Archival information relating to the early decoration of Sol is limited. An early photograph gives some indication of the form of decoration, with a diaper pattern clearly visible around the base of the figure’s tunic. No watercolour sketches were found. The Roman god of the sun is often shown carrying a whip and wearing a radiate crown: In Burges’ representation his head is bare, and he holds in both hands his identifying attribute, the sun.
The figure of Sol must originally have been one of the brightest of the seven statues. Following cross section analysis of samples, a range of uncovering tests were undertaken through which it became clear that original applied decoration was present but extremely deteriorated. Overpaint was therefore removed from substantial areas of the figure to establish the exact layout of patterning on, for example, the tunic.
Whilst cross sections suggested that the hair and the tunic were gilded, uncovering tests revealed that the latter was additionally decorated with bright red five-pointed stars, reminiscent of figures depicted on the roof garden tiles in the interior of the castle. The base of the tunic was decorated with an emerald green pattern, whilst the sun plaque was, surprisingly, not gilded but painted white, with applied shading.
Redecoration of the Clock Tower
Externally, the Clock Tower represents one of the least accessible but most visible examples of Burges’ work at Cardiff Castle. A century of overpainting meant that the intended decorative schemes were no longer apparent. Uncovering tests revealed the difficulty inherent in restoring these schemes, as it was impossible to remove overpaint without causing damage to the significant underlying paint archaeology. Reconstruction through repainting was therefore desirable to restore the artistic completeness of the decoration.
In order to ensure reconstruction was undertaken in the style of the artists who were originally employed by Burges, our team of specialist conservators closely studied original examples within the Castle and at another of Burges’ magnificent interiors, St. Mary’s Church, Studley Royal. This was important to ensure that the glaze layers employed by Burges were faithfully reproduced.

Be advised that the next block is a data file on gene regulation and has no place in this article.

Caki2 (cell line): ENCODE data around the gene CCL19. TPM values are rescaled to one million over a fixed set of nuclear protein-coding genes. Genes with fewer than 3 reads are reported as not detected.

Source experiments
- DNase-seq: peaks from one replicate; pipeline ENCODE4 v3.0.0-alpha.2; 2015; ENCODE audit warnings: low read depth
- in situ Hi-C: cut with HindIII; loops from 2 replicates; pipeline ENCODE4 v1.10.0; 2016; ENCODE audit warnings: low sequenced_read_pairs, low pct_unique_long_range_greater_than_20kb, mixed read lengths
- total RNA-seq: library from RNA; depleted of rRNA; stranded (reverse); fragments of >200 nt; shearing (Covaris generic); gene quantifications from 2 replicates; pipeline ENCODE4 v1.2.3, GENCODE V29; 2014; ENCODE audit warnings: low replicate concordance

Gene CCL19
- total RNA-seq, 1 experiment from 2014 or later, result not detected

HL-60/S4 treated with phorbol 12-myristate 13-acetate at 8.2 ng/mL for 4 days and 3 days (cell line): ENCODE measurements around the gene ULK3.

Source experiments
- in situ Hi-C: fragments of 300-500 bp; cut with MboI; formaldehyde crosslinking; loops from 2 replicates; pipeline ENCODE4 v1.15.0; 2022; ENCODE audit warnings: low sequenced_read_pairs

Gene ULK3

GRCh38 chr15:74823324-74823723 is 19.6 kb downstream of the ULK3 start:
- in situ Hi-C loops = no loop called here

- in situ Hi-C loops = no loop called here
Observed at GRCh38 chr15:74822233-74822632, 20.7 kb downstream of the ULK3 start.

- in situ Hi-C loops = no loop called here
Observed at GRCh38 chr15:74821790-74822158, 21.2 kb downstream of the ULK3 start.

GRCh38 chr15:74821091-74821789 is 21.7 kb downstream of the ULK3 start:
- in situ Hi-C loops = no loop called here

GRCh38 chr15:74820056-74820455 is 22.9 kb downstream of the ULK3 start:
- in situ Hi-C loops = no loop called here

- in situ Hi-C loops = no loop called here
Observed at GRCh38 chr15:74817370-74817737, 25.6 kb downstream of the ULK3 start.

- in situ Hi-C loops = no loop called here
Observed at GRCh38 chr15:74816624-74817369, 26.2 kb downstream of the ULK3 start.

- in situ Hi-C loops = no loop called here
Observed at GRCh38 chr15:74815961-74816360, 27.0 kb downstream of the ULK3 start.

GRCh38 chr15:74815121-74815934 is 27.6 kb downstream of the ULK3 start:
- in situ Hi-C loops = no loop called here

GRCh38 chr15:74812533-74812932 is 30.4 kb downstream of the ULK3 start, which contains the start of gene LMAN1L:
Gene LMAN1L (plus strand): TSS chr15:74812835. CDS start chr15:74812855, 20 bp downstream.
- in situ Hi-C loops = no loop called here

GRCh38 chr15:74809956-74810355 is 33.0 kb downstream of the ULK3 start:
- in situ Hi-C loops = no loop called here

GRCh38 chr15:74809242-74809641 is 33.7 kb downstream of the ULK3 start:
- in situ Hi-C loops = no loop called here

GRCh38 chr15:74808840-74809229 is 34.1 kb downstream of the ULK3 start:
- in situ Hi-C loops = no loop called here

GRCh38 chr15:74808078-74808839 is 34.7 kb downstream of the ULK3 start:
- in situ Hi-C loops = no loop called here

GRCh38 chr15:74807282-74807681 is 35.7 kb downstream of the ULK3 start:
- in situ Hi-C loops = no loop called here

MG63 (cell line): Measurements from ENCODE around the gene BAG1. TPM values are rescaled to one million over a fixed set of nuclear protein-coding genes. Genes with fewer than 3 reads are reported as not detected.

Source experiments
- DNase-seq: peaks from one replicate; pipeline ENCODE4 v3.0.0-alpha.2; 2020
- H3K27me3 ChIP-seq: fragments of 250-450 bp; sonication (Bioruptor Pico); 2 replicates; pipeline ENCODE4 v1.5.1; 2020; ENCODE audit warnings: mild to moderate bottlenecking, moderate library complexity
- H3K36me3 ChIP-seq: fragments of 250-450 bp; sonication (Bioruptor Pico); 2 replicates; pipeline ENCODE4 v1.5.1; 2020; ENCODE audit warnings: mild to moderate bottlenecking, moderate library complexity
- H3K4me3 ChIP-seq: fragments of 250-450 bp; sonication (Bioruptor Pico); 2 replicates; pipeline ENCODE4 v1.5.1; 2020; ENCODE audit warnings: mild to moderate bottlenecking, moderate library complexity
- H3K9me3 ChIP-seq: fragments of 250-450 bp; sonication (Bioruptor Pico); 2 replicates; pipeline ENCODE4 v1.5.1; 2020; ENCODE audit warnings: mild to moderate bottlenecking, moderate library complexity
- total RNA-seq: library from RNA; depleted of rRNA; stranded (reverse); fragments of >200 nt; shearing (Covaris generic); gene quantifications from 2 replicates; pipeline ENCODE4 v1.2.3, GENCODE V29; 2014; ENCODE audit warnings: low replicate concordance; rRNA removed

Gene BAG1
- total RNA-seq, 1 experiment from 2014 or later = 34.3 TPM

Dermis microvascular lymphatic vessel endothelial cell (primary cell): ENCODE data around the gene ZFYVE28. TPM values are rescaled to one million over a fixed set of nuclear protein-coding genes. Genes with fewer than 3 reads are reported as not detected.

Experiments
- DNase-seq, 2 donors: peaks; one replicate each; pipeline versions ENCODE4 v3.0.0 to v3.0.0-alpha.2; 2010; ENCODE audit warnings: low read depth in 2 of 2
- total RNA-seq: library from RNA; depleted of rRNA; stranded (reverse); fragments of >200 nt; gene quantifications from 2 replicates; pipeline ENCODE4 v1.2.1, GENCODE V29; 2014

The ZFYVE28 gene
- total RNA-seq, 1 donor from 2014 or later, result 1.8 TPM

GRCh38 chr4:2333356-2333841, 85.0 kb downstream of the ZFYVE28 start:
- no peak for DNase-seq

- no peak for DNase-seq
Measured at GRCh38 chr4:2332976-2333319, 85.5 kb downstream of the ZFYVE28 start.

The redecoration was undertaken in lead carbonate oil paints so that the visual properties were closely matched, and also to provide a long lasting finish. Given the inaccessibility of the Clock Tower, it was important to balance the conservation requirements of the statues with the requirements for sound and long lasting finishes.
Designs were applied both freehand and by stencil, which was often distorted to accommodate folds in the clothing of the figure. It is believed that this emulated the technique used to create the original, as many of the patterns were found to be irregular in size. The location of each design was carefully plotted based on the evidence of uncovering and the detailed research of the archives.
The archival and historic paint research needed to re-create the paint schemes on the Clock Tower statues has allowed further insight into the methods and techniques used by the fascinating and eccentric architect William Burges. Reconstruction of the statues brings us closer to Burges’ original vision for the castle, for the enlightenment and enjoyment of the people of Cardiff and her visitors.
Councillor Nigel Howells commented: “The work undertaken on the clock tower has been of the highest quality, and the end product is simply breathtaking. The people of Cardiff and visitors to the city will really notice how striking the statues now are and this is yet another asset for the Welsh capital.”
Hirst Conservation are fine art conservators and historic building consultants. They also supply full consultancy services, including condition surveys and treatment recommendations for the interiors and exteriors of historic buildings.
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Elizabeth Hirst ACR, AMUKIC, FSA
Elizabeth Hirst is a founding partner in Hirst Conservation, based in Lincolnshire, England. Hirst Conservation, founded in 1986, grew to form a multi-disciplined organization possessing a wide range of skills and technical expertise, working in the UK and overseas. The company undertakes conservation of important works dated from the Roman period to the twentieth century.
Karen Morrissey ACR, PgDip, BA(Hons)
Karen Morrissey joined Hirst Conservation in 1997 specializing in the conservation of painted decorations associated research. She is the senior historic paint researcher for the company and is also responsible for the accurate recording of historic interiors, including photographic and diagrammatic formats.
Alison Aynesworth MA, BA (Hons)
Alison Thornton joined Hirst Conservation in 2000 specialising in the conservation of easel paintings. She manages site based projects, and undertakes research in various areas of preventive and interventive conservation. Alison’s involvement with Cardiff Castle began in 2001 when she undertook an extensive condition survey of Burges’ interior decoration.
A version of this article first appeared in the Journal of Architectural Conservation in 2006.